Methods

The Concept and Framework of WebQuest

WebQuest is a set of student-centered and exploration-oriented learning activities presented in a webpage layout. Based mainly on social constructivism, scaffolding theory, and collaborative learning theory WebQuest has six components introduction, task, process, resources, assessments, and conclusions. WebQuest has been developed to cover all educational themes. It has been rapidly popularizing and appling in various types of teaching [15]. In Taiwan, WebQuest has been used in different fields covering language, science, social studies, hygiene and health, art and music, business and economy, etc. [16][21].

Implementation Period and Study Subjects

This research was implemented during the second semester of 2010 among seventh grader. Students of two classes of seventh graders in same were the study subjects. One class of 30 students was experimental group, adopted with the WebQuest teaching design. Another class of 31 students was control group. The teaching time comprised of 8 lessons (each lesson was 45 minutes long).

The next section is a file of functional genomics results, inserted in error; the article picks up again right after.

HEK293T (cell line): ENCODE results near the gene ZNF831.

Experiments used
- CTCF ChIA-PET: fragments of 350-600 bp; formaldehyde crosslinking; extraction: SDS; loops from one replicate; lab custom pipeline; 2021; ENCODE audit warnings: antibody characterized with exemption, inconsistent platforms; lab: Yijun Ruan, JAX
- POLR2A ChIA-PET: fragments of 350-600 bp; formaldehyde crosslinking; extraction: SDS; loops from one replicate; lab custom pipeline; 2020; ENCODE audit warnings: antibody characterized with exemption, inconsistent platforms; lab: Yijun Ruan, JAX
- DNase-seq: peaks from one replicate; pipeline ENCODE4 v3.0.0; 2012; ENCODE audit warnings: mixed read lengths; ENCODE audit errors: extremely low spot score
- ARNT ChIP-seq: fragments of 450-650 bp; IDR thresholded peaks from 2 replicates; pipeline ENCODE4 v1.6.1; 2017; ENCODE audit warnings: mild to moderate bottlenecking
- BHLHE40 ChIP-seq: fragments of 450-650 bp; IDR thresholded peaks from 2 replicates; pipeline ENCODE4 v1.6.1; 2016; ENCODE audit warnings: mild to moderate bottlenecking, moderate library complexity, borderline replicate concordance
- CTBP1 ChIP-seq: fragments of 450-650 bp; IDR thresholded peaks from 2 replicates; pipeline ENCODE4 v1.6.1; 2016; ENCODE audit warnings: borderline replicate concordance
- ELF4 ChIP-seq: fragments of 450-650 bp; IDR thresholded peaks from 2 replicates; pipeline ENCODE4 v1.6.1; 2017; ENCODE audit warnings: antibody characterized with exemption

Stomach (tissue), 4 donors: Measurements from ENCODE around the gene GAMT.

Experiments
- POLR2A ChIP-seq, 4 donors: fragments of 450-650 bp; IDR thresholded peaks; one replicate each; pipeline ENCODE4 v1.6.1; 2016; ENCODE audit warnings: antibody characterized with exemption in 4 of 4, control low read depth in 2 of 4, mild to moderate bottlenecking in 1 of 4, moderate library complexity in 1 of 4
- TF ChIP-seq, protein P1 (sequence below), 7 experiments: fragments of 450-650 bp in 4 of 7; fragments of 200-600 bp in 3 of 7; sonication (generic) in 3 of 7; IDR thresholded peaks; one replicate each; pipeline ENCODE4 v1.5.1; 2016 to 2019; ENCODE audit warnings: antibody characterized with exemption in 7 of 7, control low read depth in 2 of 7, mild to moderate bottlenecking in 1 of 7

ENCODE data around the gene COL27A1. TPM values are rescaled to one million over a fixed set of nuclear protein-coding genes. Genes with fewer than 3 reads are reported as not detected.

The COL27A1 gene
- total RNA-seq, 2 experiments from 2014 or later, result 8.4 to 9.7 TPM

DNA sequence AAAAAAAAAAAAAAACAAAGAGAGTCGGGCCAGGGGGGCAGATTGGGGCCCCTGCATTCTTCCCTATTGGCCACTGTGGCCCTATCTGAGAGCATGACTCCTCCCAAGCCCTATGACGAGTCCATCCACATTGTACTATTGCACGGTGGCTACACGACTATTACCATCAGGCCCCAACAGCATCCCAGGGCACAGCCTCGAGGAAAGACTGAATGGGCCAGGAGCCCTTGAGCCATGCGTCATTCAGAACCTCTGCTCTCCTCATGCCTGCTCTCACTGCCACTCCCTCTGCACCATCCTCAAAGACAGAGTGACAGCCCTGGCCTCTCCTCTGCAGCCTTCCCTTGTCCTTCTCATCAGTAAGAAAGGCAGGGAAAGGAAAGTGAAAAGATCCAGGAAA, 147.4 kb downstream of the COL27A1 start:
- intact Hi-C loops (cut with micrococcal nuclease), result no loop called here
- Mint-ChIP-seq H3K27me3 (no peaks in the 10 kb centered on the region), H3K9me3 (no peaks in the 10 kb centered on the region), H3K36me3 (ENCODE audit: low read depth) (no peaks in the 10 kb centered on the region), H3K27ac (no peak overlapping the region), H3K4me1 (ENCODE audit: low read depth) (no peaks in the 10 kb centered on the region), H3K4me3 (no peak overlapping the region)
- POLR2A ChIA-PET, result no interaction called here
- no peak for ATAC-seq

Research Tools

In this study, the self-compiled “questionnaire for the youth’s categories of the family social-economic status, internet usage, knowledge, attitudes, intentions toward cyber bullying prevention” was adopted as the survey tool. The questions of internet usage consisted of availability of home computer, availability of internet at home, experiences of internet usage, the average hours of internet usage, the main purposes of internet usage. This questionnaire was established after undergoing expert validity and content validity ICVI and the pre-test. The Cronbach α coefficient for internal consistency was 0.79, the attitude scale was 0.88, and the intentions survey was 0.93, indicating considerable internal consistency.

The various research tools employed in the current study are described as follows:

i) The “knowledge test” of the youth’s cyber bullying prevention.